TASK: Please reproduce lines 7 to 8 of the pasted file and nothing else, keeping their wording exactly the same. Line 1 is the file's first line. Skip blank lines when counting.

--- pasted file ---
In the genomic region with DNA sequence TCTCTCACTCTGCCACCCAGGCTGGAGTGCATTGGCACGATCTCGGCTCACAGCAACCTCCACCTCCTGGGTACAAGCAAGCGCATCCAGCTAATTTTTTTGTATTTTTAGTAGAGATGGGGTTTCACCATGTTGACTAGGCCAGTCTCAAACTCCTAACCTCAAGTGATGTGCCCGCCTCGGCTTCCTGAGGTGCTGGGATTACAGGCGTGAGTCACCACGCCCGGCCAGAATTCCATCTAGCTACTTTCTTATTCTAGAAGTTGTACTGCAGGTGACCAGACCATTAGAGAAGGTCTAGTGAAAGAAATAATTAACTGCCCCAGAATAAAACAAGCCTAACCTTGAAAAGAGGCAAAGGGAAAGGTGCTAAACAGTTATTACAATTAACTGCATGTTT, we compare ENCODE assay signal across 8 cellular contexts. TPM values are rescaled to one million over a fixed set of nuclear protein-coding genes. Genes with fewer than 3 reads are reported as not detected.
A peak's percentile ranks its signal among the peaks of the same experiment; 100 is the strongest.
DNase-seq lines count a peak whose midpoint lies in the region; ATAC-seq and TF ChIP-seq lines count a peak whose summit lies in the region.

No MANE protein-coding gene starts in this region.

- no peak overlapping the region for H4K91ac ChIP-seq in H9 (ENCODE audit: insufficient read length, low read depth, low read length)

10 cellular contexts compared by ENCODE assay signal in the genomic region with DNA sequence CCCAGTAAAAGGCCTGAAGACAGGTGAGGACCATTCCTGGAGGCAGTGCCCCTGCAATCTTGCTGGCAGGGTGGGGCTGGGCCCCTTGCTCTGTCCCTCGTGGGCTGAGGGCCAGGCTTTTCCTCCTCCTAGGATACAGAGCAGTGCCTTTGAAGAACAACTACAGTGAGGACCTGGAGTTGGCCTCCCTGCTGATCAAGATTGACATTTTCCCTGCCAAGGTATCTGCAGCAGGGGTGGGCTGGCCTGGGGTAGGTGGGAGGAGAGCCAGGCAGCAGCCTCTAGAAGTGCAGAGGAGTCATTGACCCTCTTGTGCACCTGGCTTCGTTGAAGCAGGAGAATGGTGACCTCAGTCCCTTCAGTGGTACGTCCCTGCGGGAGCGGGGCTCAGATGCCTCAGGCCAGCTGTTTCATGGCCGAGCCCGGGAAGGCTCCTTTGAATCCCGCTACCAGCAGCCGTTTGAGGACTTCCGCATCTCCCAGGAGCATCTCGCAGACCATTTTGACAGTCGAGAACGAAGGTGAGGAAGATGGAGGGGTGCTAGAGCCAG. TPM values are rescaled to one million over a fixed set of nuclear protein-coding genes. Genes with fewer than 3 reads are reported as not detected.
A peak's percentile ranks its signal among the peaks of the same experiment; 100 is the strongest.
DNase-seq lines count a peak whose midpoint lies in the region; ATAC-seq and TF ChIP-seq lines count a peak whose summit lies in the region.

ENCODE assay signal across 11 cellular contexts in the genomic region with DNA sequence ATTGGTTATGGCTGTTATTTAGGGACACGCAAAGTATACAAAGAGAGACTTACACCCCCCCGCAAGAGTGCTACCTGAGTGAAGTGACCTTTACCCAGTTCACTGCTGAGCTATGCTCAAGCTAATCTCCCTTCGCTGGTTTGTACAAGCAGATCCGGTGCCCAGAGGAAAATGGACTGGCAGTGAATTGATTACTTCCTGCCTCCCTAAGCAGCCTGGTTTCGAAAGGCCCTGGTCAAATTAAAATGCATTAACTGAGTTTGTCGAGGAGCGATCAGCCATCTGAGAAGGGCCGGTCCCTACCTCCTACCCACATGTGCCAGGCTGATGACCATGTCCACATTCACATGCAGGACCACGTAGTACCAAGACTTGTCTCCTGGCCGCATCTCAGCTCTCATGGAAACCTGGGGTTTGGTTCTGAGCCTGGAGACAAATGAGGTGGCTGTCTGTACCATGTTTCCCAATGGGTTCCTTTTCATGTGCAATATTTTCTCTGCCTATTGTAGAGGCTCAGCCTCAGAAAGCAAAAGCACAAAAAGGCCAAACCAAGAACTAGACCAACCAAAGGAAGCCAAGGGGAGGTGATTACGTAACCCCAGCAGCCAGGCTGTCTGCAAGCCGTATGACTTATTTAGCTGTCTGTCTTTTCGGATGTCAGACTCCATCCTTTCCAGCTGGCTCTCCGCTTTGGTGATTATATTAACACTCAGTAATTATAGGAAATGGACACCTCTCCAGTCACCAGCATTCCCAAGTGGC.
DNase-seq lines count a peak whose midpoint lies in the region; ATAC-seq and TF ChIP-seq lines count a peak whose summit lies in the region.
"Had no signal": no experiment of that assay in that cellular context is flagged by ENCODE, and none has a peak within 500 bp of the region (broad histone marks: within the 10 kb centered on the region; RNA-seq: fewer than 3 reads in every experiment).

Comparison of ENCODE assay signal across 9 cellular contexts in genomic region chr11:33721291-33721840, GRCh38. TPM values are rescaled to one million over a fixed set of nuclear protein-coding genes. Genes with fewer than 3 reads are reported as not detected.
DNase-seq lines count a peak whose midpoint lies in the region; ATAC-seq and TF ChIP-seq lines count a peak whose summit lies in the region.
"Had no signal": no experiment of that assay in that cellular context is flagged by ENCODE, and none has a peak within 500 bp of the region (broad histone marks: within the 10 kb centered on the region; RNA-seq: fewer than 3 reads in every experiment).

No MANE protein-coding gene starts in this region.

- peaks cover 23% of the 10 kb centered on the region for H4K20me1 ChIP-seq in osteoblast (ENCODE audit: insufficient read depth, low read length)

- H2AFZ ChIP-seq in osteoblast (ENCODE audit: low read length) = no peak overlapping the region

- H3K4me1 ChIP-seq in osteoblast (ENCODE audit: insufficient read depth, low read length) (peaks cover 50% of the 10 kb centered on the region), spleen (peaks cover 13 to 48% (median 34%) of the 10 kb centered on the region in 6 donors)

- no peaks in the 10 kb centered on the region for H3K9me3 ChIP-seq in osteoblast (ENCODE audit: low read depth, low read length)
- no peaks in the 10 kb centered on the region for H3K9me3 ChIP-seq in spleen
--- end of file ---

A peak's percentile ranks its signal among the peaks of the same experiment; 100 is the strongest.
DNase-seq lines count a peak whose midpoint lies in the region; ATAC-seq and TF ChIP-seq lines count a peak whose summit lies in the region.